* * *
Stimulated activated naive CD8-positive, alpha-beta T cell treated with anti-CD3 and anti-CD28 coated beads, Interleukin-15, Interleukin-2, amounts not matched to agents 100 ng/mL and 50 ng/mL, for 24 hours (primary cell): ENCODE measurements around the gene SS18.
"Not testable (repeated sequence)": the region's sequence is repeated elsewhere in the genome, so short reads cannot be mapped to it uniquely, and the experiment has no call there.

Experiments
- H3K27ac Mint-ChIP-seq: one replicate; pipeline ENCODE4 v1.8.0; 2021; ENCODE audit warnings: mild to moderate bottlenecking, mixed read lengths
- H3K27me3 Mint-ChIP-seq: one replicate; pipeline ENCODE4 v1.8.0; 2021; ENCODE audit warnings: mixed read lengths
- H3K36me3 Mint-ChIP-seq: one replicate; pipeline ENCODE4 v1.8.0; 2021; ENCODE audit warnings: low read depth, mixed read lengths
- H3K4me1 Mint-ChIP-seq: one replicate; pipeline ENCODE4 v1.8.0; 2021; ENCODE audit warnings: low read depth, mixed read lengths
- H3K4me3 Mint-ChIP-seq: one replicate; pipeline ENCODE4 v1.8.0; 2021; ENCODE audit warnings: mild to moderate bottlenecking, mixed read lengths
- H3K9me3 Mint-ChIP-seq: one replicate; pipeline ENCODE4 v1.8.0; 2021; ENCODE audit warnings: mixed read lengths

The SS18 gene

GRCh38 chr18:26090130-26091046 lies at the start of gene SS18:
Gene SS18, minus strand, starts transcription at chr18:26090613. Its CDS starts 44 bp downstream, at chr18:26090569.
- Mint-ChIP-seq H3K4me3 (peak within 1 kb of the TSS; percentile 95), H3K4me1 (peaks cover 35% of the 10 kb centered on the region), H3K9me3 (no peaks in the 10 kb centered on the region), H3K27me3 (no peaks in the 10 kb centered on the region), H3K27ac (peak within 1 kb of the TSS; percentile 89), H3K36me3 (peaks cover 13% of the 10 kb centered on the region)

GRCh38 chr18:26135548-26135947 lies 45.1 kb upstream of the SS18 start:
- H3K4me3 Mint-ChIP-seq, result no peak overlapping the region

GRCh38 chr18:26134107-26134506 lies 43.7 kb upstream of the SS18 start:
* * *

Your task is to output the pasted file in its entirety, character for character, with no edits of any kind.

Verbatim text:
Stimulated activated naive CD8-positive, alpha-beta T cell treated with anti-CD3 and anti-CD28 coated beads, Interleukin-15, Interleukin-2, amounts not matched to agents 100 ng/mL and 50 ng/mL, for 24 hours (primary cell): ENCODE measurements around the gene SS18.
"Not testable (repeated sequence)": the region's sequence is repeated elsewhere in the genome, so short reads cannot be mapped to it uniquely, and the experiment has no call there.

Experiments
- H3K27ac Mint-ChIP-seq: one replicate; pipeline ENCODE4 v1.8.0; 2021; ENCODE audit warnings: mild to moderate bottlenecking, mixed read lengths
- H3K27me3 Mint-ChIP-seq: one replicate; pipeline ENCODE4 v1.8.0; 2021; ENCODE audit warnings: mixed read lengths
- H3K36me3 Mint-ChIP-seq: one replicate; pipeline ENCODE4 v1.8.0; 2021; ENCODE audit warnings: low read depth, mixed read lengths
- H3K4me1 Mint-ChIP-seq: one replicate; pipeline ENCODE4 v1.8.0; 2021; ENCODE audit warnings: low read depth, mixed read lengths
- H3K4me3 Mint-ChIP-seq: one replicate; pipeline ENCODE4 v1.8.0; 2021; ENCODE audit warnings: mild to moderate bottlenecking, mixed read lengths
- H3K9me3 Mint-ChIP-seq: one replicate; pipeline ENCODE4 v1.8.0; 2021; ENCODE audit warnings: mixed read lengths

The SS18 gene

GRCh38 chr18:26090130-26091046 lies at the start of gene SS18:
Gene SS18, minus strand, starts transcription at chr18:26090613. Its CDS starts 44 bp downstream, at chr18:26090569.
- Mint-ChIP-seq H3K4me3 (peak within 1 kb of the TSS; percentile 95), H3K4me1 (peaks cover 35% of the 10 kb centered on the region), H3K9me3 (no peaks in the 10 kb centered on the region), H3K27me3 (no peaks in the 10 kb centered on the region), H3K27ac (peak within 1 kb of the TSS; percentile 89), H3K36me3 (peaks cover 13% of the 10 kb centered on the region)

GRCh38 chr18:26135548-26135947 lies 45.1 kb upstream of the SS18 start:
- H3K4me3 Mint-ChIP-seq, result no peak overlapping the region

GRCh38 chr18:26134107-26134506 lies 43.7 kb upstream of the SS18 start: